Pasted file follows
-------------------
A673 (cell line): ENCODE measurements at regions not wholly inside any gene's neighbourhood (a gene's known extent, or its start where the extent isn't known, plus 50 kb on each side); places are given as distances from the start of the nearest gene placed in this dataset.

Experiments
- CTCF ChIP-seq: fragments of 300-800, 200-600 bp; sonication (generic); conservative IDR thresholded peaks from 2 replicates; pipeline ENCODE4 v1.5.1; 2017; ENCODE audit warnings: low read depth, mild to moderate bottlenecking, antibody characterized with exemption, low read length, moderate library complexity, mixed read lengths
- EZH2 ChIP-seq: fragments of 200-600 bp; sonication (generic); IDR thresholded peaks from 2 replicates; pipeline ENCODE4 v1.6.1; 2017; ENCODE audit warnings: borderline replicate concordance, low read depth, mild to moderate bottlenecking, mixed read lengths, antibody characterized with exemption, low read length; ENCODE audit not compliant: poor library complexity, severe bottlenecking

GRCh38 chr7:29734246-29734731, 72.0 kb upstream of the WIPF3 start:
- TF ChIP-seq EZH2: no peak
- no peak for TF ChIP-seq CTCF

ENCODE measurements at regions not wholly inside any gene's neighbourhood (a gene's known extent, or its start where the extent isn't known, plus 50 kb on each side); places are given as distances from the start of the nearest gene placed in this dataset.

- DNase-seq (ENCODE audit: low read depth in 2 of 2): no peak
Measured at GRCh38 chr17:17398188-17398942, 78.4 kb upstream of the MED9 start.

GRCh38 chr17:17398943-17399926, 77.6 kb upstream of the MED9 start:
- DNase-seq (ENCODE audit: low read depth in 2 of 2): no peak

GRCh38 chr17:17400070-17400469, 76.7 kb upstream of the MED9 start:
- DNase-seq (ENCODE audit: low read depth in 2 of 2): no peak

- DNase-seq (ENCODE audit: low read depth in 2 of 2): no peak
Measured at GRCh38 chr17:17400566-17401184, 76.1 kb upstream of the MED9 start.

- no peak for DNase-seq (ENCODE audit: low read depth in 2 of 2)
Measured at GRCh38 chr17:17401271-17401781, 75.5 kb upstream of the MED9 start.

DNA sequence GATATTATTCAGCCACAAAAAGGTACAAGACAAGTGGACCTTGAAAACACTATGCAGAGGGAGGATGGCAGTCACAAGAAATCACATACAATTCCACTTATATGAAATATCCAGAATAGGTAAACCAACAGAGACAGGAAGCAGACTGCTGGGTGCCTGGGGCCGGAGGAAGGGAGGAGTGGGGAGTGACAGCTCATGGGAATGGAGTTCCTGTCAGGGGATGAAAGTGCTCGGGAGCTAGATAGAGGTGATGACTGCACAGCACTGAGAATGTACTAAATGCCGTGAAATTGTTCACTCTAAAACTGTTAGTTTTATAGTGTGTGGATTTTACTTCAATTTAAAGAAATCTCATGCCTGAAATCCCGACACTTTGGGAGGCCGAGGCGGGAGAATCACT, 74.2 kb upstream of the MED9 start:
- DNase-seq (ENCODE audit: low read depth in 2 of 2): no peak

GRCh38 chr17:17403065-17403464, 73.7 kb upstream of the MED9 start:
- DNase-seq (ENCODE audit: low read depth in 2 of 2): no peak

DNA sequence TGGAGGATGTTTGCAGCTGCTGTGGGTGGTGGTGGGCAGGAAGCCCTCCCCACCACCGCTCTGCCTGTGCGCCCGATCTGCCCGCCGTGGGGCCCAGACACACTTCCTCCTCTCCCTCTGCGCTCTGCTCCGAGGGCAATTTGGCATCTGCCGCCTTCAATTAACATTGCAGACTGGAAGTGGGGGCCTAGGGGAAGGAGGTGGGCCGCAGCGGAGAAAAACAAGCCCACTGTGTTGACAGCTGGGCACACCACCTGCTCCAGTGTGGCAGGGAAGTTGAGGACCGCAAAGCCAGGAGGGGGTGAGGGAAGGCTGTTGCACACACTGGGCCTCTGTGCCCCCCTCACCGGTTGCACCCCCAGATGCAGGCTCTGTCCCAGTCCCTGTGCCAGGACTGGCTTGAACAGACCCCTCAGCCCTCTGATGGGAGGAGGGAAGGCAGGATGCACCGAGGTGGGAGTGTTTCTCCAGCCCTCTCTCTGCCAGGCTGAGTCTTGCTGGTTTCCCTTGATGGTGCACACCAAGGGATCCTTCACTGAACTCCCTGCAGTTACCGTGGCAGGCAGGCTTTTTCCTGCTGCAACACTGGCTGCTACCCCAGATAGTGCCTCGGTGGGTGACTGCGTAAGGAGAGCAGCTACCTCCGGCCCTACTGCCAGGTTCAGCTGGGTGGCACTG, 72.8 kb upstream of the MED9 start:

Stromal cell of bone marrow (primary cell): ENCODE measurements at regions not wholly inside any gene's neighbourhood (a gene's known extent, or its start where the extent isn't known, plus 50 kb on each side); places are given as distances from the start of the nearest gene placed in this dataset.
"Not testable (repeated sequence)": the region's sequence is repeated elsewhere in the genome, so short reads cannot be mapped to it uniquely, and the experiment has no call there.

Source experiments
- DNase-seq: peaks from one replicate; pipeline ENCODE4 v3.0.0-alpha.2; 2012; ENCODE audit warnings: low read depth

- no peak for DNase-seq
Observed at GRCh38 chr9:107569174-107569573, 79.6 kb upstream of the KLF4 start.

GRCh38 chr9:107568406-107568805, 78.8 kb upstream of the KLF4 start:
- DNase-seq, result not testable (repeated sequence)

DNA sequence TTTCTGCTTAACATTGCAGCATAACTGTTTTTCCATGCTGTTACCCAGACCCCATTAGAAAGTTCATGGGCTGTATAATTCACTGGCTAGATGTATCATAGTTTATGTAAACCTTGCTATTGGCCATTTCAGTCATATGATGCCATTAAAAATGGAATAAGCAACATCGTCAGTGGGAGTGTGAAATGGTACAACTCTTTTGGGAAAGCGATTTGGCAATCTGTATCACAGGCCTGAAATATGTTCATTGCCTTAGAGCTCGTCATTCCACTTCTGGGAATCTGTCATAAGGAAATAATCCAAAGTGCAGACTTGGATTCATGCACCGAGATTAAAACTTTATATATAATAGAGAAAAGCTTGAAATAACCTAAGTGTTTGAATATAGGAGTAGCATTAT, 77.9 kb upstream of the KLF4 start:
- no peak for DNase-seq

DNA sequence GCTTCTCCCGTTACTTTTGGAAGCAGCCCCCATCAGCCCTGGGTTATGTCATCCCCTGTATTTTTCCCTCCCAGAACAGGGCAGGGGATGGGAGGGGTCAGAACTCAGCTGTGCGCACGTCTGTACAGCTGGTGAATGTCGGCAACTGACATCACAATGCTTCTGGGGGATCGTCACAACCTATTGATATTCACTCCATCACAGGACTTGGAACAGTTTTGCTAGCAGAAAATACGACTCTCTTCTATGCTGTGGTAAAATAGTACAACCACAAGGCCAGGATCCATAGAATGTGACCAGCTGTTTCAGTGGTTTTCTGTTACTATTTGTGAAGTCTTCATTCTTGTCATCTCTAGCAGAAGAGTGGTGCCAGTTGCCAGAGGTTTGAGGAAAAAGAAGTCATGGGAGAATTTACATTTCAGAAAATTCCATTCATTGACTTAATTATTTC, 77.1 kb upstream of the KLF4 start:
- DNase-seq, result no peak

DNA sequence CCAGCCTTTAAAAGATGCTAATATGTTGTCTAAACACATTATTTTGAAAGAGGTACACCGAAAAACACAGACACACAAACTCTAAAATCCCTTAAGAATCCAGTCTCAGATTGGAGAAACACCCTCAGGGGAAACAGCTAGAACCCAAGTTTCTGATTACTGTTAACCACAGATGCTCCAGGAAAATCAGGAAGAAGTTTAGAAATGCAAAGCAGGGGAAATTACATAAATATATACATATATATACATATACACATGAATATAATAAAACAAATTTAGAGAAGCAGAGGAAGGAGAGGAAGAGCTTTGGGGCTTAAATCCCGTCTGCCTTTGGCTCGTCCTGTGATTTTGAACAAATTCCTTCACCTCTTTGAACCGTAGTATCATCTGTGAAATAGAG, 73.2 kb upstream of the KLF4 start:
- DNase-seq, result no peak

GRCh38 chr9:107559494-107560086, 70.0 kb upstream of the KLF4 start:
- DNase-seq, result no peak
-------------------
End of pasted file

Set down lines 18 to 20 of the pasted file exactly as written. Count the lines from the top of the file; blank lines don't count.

Measured at GRCh38 chr17:17401271-17401781, 75.5 kb upstream of the MED9 start.

DNA sequence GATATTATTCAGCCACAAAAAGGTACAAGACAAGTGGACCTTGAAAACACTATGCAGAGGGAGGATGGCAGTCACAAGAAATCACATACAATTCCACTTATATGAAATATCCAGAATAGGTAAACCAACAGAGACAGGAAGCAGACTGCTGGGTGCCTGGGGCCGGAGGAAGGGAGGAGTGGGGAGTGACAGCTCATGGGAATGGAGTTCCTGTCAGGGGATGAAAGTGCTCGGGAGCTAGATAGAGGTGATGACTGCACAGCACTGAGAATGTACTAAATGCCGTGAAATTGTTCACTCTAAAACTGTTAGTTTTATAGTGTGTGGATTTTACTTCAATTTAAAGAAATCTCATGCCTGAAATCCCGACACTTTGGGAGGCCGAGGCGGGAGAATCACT, 74.2 kb upstream of the MED9 start:
- DNase-seq (ENCODE audit: low read depth in 2 of 2): no peak